November 2020. With a pandemic wreaking havoc on normal life, this is a good year to have the tradition of not having traditions.
I grew up in a family short on grocery money and even shorter on relatives. My mom was an only child and my dad and his siblings drifted apart after a squabble about an inheritance or something along those lines. I don’t think they were the sort to fuss about holidays anyway. A few years ago, I found one of my dad’s childhood journals, started during the Great Depression. No mention of Thanksgiving. Christmas Day was spent resting and fiddling around with his tools, making an end piece on a cabinet for his mother. Dinner meant extra portions of stew. But no gifts … and noted disappointment in Dad’s scrawled remarks … “Phooey! No presents.”
During my childhood, holidays meant just us … mom, dad, my grandmother, and us four kids … a mildly dysfunctional family who wasn’t into church (not during those years, anyway), football, or big gatherings. For us the day was largely about eating.
The success of the intended goal … eating … fell to Mom and Grandma, who collaborated for weeks prior over what dishes would make it to the table that year. An oven roasted turkey, cooked in one of those new fangled “plastic” baking bags … always … at Thanksgiving. Grandma’s sweet potatoes with perfectly toasted marshmallows on top (surely that recipe alone contained a lethal amount of sugar). A lime Jello® and 7-up® salad. Pecan pie … Mom called it Washington Nut Pie. Whole AND jellied cranberries so that nobody could complain. Store-bought potato rolls. And … olives … black olives.
This was the one day in which my younger brother and I, who were usually red-alert-annoyed with each other, would sneak into the kitchen and snitch olives. Mom turned a blind eye as we loaded our fingers and thumbs with the dripping black blobs and then raced to see who could eat theirs the fastest without choking.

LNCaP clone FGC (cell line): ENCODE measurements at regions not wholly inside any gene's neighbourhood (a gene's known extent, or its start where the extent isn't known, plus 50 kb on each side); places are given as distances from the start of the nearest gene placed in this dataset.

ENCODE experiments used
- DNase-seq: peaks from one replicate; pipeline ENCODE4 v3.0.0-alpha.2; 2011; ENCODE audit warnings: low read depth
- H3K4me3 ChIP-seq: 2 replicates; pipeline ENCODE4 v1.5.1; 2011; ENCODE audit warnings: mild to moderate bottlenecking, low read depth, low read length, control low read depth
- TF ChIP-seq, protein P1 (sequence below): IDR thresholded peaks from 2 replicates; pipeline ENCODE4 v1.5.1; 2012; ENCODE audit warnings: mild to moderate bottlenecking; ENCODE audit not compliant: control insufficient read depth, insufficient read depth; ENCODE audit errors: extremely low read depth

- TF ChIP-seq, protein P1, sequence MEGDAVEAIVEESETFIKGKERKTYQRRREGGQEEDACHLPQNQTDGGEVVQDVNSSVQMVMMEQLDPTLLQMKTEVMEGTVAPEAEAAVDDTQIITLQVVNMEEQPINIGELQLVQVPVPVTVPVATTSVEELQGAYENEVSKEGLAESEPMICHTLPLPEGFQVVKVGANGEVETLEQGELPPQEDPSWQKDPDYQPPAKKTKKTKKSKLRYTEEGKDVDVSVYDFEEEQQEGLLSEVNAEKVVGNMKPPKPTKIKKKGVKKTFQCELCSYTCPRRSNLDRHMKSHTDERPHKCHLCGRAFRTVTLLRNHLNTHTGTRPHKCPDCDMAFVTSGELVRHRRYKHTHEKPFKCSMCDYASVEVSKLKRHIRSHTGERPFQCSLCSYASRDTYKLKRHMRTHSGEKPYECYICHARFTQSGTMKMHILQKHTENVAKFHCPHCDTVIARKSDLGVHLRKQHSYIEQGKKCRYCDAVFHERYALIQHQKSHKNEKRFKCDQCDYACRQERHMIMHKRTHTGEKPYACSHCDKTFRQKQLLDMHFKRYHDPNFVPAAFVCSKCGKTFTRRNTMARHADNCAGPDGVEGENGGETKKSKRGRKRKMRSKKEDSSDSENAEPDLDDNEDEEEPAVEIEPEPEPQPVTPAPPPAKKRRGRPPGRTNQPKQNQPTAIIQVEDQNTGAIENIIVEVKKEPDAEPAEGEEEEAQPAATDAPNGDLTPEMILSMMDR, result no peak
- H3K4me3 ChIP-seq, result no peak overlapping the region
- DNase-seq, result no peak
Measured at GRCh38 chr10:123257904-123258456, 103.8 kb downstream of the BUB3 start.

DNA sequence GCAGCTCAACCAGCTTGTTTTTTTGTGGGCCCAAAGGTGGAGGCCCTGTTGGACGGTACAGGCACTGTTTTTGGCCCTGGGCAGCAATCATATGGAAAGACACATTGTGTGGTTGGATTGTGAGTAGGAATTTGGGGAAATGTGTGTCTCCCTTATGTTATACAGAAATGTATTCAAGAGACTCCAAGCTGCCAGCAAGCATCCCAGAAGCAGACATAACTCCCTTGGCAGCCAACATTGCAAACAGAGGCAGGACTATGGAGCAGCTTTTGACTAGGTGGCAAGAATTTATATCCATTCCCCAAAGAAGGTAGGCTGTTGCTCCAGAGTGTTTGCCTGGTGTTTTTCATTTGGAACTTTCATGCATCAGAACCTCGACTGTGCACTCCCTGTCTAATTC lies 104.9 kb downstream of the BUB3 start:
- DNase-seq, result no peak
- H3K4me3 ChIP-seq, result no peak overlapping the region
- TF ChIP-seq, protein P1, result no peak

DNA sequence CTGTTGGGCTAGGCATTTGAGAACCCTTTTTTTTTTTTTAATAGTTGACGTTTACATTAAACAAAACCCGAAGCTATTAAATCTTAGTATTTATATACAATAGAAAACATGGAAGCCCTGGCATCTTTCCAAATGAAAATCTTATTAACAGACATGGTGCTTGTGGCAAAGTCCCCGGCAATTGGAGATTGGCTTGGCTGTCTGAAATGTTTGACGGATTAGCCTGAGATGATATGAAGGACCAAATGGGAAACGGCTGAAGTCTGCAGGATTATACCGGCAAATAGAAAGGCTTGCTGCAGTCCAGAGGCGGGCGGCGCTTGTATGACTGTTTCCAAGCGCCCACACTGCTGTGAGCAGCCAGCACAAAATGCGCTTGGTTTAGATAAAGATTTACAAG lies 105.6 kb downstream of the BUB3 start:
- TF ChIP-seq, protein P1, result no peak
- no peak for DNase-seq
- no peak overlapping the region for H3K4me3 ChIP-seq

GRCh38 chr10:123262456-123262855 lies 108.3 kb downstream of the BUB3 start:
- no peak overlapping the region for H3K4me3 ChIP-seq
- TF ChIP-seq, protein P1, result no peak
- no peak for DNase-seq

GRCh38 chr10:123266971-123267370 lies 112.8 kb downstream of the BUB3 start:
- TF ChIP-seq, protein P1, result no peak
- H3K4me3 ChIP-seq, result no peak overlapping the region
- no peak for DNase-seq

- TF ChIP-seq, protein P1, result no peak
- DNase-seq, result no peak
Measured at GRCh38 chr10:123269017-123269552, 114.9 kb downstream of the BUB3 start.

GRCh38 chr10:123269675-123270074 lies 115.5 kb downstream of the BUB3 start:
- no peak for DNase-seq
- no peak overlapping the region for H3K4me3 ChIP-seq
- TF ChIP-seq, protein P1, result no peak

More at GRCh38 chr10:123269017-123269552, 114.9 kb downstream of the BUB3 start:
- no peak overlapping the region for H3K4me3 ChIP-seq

The menu of my childhood was traditional, but that was about it. We might pull out Monopoly or play Kings in the Corner like our neighbor had taught us, but it usually resulted in a squabble, so didn’t last long. We weren’t the family that sat and watched the Macy’s parade (not with much interest any way), gathered with others to play touch football, went on a hike, went to a church service, or anything like that. I knew families who couldn’t wait for the yearly gathering to play killer games of Spoons or who drove to “town” to watch the latest movie. (We went to one movie in my childhood … a drive in showing of Cinderella when I was six.)
We just weren’t traditional in any of these ways. We had hard working, practical parents who saw this as a day of rest (well … only for Mom, in that she made us kids do the dishes after all that cooking).
We ate … we rested … and we talked … listening to Grandma’s stories and witty puns … none of which I can recall … I just know that she always had us rolling with her unexpected dry humor … she was otherwise a little on the mousy side. Sometimes Dad would surprise us with a story about the animals he had as a kid and other childhood stories.
I liked hearing about the mule they had. “Jack Ass,” my mom would smile. “Your Dad was named after him.”
“Hey, now,” Dad … Jack … didn’t let her get away with the joke. “I was born first. The mule was named after me.”
“Is that any better?!”
I loved it when they teased like this.
Then … we ate … again. Mom and Dad said nothing if we went back for a second or even third piece of pumpkin or pecan pie. By the time bedtime showed on the clock, the lone pie left on the counter was mincemeat with only the tiniest slivers missing. No one wanted to hurt Grandma’s feelings, but she never seemed to get the message about that mincemeat.
By the time I got married I was thrilled with the idea that Thanksgiving and fresh traditions were wide open territory. My Guy and I could make it whatever we wanted it to be. However, once I discovered that he lacked fondness for Mom’s 7-UP® salad and that I was never going to live up to his mother’s version of sweet potato casserole, I knew we needed to set an entirely new course.
The problem for me was figuring out what traditions we should adapt … while My Guy can eat the same foods over and over … why mess up a sure bet, he always says … I am the great experimenter when it comes to holidays.
Our turkeys over the year have come to the table via being roasted in a brown paper bag, smoked on the grill (never make gravy from this method!), soaked in apple cider brine, simply roasted with butter and stuffed with gloves of garlic, stuffed with stuffing, sans stuffing … pretty much whatever method was popular in the latest “home living” magazine I’d come across. (These days it’s Pinterest.)